Scrapping grants has not stopped poorer pupils going to university: CBS

Delft students in the sunshine. Photo Przemyslaw Pawelczak via Wikimedia Commons

The government’s decision to scrap student grants in 2015 has not led to a reduction in the number of children from poorer backgrounds going to college and university but has led to fewer students moving away from home to study, the nationals statistics agency CBS said on Thursday.

The change in 2015 meant students were between €90 and €279 a month worse off – depending if they were based at home or lived away while studying.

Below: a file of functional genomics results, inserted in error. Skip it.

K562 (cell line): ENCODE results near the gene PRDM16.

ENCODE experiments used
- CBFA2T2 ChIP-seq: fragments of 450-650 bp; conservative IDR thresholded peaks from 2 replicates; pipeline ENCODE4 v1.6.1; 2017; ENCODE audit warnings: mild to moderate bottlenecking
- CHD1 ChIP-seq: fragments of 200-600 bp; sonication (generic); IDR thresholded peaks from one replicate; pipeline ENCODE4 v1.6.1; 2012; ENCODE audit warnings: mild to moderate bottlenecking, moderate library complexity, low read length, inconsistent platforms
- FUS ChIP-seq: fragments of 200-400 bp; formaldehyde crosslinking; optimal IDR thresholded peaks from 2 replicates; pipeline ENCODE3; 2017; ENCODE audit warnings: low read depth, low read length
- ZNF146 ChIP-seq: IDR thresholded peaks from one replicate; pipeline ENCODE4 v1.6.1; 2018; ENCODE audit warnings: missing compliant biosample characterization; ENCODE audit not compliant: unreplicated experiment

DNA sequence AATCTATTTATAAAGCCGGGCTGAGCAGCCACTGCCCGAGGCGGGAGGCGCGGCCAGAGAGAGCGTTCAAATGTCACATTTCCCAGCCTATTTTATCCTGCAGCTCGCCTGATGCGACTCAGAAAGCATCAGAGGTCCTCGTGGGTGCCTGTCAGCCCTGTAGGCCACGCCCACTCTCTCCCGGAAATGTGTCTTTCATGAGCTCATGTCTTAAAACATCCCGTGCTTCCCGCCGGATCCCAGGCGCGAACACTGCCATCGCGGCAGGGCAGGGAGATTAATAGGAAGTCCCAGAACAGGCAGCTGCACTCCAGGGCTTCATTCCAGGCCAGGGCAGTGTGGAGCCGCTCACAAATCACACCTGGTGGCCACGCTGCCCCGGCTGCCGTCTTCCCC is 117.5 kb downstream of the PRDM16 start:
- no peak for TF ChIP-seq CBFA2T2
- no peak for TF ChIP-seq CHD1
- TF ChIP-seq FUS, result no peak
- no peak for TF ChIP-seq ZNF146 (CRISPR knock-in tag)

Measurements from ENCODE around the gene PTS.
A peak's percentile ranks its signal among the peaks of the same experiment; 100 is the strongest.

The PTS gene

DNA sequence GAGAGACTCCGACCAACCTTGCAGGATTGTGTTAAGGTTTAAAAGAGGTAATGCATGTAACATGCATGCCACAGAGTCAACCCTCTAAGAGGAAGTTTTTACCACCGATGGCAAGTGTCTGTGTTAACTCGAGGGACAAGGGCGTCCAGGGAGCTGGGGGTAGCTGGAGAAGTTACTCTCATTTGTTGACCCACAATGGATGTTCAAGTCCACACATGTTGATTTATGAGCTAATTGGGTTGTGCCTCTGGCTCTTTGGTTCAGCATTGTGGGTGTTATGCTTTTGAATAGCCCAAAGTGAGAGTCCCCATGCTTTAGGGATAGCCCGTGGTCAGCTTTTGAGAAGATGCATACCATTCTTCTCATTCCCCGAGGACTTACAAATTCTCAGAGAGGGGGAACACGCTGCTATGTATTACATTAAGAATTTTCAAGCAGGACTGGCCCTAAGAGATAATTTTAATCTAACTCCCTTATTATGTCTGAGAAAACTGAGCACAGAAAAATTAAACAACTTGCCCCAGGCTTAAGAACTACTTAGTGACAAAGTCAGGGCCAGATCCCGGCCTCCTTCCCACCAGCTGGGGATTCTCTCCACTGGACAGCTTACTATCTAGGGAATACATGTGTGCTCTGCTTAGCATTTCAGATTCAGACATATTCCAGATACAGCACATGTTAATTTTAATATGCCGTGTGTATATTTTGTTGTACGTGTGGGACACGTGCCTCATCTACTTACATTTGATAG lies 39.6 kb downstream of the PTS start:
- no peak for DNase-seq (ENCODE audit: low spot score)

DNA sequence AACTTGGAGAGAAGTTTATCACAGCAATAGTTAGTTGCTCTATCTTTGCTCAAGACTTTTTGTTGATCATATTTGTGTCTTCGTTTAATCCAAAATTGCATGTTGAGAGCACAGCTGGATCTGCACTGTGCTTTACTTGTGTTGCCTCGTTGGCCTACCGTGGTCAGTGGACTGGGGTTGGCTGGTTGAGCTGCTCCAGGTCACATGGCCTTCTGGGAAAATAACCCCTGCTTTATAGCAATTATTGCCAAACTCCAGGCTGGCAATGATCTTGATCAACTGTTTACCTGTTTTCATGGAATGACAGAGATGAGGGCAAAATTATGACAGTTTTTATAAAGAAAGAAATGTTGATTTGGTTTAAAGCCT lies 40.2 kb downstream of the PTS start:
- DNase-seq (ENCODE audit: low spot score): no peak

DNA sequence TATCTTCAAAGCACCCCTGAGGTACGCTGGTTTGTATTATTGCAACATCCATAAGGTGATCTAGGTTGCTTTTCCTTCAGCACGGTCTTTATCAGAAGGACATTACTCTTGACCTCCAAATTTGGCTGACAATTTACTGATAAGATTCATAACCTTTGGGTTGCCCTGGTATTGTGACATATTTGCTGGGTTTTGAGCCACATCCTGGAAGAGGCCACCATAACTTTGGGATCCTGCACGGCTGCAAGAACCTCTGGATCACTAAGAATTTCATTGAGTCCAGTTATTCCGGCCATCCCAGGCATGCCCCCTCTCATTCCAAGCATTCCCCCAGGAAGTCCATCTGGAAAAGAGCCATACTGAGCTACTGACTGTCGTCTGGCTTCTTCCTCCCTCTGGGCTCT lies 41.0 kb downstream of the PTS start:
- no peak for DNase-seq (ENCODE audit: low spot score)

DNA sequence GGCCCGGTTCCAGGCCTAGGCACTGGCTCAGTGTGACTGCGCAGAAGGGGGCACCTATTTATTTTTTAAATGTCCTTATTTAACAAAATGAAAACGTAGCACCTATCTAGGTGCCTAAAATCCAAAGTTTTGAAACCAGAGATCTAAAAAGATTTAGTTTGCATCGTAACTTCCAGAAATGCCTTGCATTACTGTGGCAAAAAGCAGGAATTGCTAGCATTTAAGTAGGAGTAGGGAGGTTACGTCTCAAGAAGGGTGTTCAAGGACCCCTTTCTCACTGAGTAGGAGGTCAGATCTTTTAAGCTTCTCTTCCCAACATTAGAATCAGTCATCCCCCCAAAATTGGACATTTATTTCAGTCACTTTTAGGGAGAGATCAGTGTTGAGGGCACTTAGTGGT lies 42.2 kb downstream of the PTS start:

The research, which focuses on 2007 to 2017, shows that there was a slight drop in the number of pupils in pre-college streams (havo), applying for degree courses, but that this impact was felt across all income groups.




Among wealthier pupils in pre-university streams (vwo), there has been a marginal drop in the percentage going to university since 2014 but the percentage of poorer pupils going to university actually increased, the CBS said.

However, there has been a shift in the number of students living away from home. The number of university students leaving home within 16 months of starting their degree has dropped from 61% to 45% while among college students the drop is from 23% to 14%.